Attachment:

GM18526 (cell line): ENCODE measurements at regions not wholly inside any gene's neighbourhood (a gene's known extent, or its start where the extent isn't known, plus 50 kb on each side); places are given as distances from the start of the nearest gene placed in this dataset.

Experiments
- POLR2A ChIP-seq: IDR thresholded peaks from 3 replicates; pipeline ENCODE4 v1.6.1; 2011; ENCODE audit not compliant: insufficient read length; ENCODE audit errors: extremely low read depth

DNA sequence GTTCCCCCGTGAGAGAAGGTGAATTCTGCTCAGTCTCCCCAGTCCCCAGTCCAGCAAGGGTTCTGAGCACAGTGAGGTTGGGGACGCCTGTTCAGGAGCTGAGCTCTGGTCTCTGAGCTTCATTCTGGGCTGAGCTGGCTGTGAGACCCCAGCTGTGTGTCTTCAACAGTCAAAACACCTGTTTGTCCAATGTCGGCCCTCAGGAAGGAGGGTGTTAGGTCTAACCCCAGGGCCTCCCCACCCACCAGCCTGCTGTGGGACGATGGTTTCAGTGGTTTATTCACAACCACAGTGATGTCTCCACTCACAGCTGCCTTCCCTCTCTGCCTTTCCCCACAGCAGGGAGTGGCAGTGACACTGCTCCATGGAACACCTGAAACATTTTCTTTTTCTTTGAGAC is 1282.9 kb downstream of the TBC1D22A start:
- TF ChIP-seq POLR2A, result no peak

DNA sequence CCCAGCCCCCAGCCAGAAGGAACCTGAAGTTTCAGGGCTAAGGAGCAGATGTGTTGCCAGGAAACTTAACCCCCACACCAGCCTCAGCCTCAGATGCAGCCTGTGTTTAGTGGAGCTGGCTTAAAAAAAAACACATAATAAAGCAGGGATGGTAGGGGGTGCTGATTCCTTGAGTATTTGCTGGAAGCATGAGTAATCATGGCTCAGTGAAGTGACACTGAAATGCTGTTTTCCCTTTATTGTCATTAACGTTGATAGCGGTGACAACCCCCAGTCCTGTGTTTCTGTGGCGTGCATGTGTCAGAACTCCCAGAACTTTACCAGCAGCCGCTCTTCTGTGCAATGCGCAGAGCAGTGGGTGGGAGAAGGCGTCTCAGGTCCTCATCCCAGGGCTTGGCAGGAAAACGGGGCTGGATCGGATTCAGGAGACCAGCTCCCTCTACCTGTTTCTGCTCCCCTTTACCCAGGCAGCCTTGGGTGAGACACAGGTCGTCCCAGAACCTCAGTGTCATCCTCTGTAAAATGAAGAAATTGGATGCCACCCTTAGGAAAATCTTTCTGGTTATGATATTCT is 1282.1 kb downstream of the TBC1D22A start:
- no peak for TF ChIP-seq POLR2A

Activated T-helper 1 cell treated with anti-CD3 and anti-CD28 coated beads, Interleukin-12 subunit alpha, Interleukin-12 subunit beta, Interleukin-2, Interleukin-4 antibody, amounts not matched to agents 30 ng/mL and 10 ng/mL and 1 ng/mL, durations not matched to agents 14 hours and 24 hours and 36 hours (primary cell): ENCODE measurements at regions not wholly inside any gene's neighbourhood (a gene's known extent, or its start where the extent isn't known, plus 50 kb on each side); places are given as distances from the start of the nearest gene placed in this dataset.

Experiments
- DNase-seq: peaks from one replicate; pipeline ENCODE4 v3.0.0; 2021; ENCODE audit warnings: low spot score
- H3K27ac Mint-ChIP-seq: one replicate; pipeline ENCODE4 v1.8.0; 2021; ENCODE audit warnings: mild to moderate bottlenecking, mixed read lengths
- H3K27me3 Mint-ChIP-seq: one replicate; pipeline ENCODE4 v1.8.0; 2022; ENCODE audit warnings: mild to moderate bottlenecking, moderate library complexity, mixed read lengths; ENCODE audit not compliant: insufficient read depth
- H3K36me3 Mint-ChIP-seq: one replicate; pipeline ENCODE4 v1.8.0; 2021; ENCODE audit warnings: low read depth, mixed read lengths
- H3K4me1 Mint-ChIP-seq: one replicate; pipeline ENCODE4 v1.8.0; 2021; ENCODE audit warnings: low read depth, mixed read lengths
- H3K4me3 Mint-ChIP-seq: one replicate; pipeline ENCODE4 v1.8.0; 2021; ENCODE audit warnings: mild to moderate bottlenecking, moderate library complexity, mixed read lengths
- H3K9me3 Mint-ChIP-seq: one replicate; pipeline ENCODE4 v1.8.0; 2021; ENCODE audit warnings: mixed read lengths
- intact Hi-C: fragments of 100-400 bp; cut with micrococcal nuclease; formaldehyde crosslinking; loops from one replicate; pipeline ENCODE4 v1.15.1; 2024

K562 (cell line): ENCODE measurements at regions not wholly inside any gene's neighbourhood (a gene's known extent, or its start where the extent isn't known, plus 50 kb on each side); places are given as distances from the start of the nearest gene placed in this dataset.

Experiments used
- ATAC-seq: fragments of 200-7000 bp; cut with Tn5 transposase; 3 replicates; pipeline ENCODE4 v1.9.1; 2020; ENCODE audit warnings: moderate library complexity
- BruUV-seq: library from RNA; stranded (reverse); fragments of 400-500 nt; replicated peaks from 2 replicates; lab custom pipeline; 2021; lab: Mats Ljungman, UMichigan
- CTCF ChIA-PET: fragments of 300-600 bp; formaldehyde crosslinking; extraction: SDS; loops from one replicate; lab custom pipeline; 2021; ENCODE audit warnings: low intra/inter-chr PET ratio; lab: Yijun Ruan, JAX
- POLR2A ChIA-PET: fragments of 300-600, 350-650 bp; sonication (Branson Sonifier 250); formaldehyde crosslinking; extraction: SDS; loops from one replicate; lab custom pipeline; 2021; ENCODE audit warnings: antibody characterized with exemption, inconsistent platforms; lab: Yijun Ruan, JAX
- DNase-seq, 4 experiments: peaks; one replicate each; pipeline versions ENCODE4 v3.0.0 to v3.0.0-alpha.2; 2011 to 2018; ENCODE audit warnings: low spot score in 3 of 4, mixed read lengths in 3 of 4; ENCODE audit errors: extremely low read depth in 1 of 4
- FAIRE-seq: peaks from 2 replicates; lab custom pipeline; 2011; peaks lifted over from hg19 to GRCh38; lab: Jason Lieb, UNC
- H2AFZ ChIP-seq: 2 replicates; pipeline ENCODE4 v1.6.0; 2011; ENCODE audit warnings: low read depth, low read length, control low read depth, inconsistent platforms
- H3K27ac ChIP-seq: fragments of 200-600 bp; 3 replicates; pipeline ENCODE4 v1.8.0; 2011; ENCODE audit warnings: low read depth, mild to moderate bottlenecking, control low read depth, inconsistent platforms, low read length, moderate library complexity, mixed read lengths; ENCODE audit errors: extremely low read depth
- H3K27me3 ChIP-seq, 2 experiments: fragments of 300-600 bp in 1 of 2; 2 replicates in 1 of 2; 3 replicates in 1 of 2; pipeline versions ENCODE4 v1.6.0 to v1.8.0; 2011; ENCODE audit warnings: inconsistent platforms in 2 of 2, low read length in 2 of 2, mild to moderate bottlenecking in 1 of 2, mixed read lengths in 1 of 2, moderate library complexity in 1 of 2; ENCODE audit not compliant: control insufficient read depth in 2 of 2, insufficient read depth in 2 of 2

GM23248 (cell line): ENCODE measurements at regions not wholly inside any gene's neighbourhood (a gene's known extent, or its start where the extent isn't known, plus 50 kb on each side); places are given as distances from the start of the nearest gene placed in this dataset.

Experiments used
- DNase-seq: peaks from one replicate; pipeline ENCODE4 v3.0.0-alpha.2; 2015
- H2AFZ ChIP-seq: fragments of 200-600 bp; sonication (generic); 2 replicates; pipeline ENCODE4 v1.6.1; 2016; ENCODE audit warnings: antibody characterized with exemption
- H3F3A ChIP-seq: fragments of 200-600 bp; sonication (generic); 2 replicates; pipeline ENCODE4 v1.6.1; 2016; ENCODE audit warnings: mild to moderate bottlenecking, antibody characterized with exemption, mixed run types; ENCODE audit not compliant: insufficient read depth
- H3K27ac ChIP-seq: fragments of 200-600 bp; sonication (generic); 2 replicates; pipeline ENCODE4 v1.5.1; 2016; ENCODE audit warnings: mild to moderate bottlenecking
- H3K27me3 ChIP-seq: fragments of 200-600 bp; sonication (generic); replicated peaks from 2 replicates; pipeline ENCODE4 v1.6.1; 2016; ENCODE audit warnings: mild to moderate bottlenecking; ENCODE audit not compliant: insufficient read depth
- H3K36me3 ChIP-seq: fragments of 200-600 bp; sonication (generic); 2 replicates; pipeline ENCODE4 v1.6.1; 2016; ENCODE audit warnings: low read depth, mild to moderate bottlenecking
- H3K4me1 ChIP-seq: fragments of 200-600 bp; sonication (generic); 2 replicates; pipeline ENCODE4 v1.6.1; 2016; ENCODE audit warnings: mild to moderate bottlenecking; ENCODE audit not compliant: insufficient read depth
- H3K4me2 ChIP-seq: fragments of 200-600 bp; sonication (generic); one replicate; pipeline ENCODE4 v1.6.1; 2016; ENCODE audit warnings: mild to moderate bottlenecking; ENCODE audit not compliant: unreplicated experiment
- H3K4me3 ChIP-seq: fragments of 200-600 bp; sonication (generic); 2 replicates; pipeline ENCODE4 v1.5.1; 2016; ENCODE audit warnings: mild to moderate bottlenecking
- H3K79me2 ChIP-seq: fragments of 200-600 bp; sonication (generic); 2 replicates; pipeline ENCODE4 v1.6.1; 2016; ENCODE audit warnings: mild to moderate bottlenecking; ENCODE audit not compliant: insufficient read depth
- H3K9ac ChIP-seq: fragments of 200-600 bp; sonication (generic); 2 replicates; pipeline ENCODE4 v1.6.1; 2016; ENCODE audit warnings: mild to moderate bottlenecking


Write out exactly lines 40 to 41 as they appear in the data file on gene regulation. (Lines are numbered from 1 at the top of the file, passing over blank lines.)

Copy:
- H3K79me2 ChIP-seq: fragments of 200-600 bp; sonication (generic); 2 replicates; pipeline ENCODE4 v1.6.1; 2016; ENCODE audit warnings: mild to moderate bottlenecking; ENCODE audit not compliant: insufficient read depth
- H3K9ac ChIP-seq: fragments of 200-600 bp; sonication (generic); 2 replicates; pipeline ENCODE4 v1.6.1; 2016; ENCODE audit warnings: mild to moderate bottlenecking